08:58:59 <myname> why is that, though?
08:59:04 <shachaf> I "know" it but it's not immediately obvious why.
08:59:10 <shachaf> I guess it's some typical amortized argument.
08:59:21 <shachaf> To be able to jump back you must have gone forward some number of steps.
08:59:30 <int-e> Each epsilon transition goes back in the needle, so is paid for by a previous transition that advanced in the needle.
09:00:18 <int-e> So that's your cost per character: Advance the needle, plus a potential epsilon transition that skips back.
09:02:15 <shachaf> Right, that's the sort of thing I meant.
09:03:04 <shachaf> So, hmm, you get at most 2n transitions or something?
09:03:11 <int-e> (and then, of course, there's building the table)
09:03:29 <int-e> shachaf: right
09:03:55 <shachaf> Where "n" is the length of the haystack, not the needle, despite the confusing name.
09:04:34 <shachaf> Anyway, this book doesn't actually get into the details of KMP. It says it's mainly useful for short needles, and there are better algorithms for those.
09:05:31 <int-e> Hmm. Somehow I've never studied Boyer-Moore.
09:06:28 <int-e> Beyond the very basic idea (skip ahead a full needle's length; if you're lucky the character you find is none of the needle characters, and then you'll process the string much faster)
09:07:02 <shachaf> Well, according to this book, Boyer-Moore is slower and more complicated than its Horspool simplification.
09:07:15 <int-e> I've never even heard of that one
09:07:43 <int-e> But that's consistent with what I said :)
09:07:54 <shachaf> It's what GNU memmem uses, apparently.
09:08:14 <shachaf> (For sizes [3,256].)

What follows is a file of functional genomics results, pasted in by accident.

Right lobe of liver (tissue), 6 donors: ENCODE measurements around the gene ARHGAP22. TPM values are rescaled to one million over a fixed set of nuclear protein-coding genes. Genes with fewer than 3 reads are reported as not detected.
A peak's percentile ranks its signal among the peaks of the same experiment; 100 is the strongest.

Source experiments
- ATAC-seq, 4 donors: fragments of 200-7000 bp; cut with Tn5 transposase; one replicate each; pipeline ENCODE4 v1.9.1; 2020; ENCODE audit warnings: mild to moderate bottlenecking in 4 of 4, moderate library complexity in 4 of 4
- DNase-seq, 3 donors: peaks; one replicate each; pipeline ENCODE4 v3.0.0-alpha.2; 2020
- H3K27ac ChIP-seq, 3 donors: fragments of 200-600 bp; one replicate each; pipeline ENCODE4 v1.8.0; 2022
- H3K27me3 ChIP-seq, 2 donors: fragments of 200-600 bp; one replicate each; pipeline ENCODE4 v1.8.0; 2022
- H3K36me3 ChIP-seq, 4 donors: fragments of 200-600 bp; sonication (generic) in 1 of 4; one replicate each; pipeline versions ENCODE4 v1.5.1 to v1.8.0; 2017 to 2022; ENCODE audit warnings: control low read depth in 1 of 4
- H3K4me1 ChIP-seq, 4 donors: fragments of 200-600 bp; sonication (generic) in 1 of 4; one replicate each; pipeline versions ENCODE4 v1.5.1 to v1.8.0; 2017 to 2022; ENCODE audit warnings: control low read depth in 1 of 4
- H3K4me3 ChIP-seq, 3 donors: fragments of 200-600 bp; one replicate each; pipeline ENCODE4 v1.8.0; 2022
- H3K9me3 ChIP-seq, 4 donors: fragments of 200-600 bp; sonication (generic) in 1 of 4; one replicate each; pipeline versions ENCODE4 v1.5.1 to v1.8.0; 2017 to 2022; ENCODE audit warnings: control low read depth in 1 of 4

09:08:38 <int-e> (consistent: the difference is in the details that I never studied)
09:10:24 <shachaf> Shift-And looks really simple.
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09:28:40 <shachaf> This algorithm is just simulating an NFA in parallel with bitwise operations.
09:28:57 <shachaf> So the transition is: state = ((state << 1) | 1) & table[c];
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09:37:57 <shachaf> And to be slightly trickier you can invert all the bits to get shift-or.
09:38:15 <shachaf> Then shifting left gives you a 0 for free, so the transition is just: state = (state << 1) | table[c];
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10:03:28 <shachaf> Hmm, maybe Horspool is just what I thought Boyer-Moore was.
10:10:51 <int-e> If it's a simplification...
10:11:04 <int-e> ...it's likely to get taught.
10:12:14 <shachaf> If that's true, why does anyone teach bubble sort ever?
10:12:23 <shachaf> What a terrible algorithm.
10:15:48 <int-e> Because of the name...
10:16:04 <int-e> And it's so easy to implement in place.
10:16:12 <int-e> And yes, ugly.